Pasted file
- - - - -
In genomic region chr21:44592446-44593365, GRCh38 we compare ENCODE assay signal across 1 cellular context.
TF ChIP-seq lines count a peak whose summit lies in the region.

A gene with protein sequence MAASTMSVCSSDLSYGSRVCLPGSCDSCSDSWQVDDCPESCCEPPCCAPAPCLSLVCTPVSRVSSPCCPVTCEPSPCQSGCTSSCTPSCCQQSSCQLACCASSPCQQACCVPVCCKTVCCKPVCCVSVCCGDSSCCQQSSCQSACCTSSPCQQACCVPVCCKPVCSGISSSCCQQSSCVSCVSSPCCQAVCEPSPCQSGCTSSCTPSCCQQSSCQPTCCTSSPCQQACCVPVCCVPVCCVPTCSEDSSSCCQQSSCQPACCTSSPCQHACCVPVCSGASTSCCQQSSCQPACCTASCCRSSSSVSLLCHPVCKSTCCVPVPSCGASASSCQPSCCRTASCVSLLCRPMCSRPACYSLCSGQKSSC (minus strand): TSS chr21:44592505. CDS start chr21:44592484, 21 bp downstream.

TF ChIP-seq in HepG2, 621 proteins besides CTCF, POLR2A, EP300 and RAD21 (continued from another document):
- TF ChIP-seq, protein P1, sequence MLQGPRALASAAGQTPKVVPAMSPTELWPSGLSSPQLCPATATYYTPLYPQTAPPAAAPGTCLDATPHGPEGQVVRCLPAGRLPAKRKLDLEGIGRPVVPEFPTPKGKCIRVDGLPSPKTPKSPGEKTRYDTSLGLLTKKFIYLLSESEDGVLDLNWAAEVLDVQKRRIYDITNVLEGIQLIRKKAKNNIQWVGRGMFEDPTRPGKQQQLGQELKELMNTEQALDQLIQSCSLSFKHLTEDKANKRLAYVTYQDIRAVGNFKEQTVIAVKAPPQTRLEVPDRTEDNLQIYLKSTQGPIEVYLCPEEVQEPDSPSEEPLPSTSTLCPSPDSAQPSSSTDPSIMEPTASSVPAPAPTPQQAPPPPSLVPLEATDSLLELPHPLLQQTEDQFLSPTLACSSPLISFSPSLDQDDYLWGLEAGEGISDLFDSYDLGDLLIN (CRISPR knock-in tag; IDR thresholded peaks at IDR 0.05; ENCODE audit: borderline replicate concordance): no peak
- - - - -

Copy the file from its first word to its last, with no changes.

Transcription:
In genomic region chr21:44592446-44593365, GRCh38 we compare ENCODE assay signal across 1 cellular context.
TF ChIP-seq lines count a peak whose summit lies in the region.

A gene with protein sequence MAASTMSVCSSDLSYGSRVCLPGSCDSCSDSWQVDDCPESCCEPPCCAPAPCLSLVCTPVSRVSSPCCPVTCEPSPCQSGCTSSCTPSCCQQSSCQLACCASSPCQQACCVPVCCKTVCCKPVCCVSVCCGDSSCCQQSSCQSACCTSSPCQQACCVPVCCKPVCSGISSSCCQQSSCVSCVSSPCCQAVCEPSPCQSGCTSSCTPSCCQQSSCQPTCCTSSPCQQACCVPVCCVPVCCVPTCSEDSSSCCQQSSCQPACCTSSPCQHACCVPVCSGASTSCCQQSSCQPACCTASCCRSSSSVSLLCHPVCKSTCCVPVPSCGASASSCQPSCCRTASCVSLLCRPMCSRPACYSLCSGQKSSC (minus strand): TSS chr21:44592505. CDS start chr21:44592484, 21 bp downstream.

TF ChIP-seq in HepG2, 621 proteins besides CTCF, POLR2A, EP300 and RAD21 (continued from another document):
- TF ChIP-seq, protein P1, sequence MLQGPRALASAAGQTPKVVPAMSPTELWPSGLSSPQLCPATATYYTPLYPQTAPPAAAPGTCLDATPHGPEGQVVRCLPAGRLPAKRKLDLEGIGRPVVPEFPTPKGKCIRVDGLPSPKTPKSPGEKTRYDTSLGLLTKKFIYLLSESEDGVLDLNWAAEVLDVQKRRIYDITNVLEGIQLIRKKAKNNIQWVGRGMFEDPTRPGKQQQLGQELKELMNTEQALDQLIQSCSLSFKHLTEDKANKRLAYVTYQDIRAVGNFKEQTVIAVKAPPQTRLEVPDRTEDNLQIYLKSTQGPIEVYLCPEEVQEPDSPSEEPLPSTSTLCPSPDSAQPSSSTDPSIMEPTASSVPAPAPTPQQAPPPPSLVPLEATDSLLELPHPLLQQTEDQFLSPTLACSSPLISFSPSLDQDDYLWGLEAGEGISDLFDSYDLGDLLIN (CRISPR knock-in tag; IDR thresholded peaks at IDR 0.05; ENCODE audit: borderline replicate concordance): no peak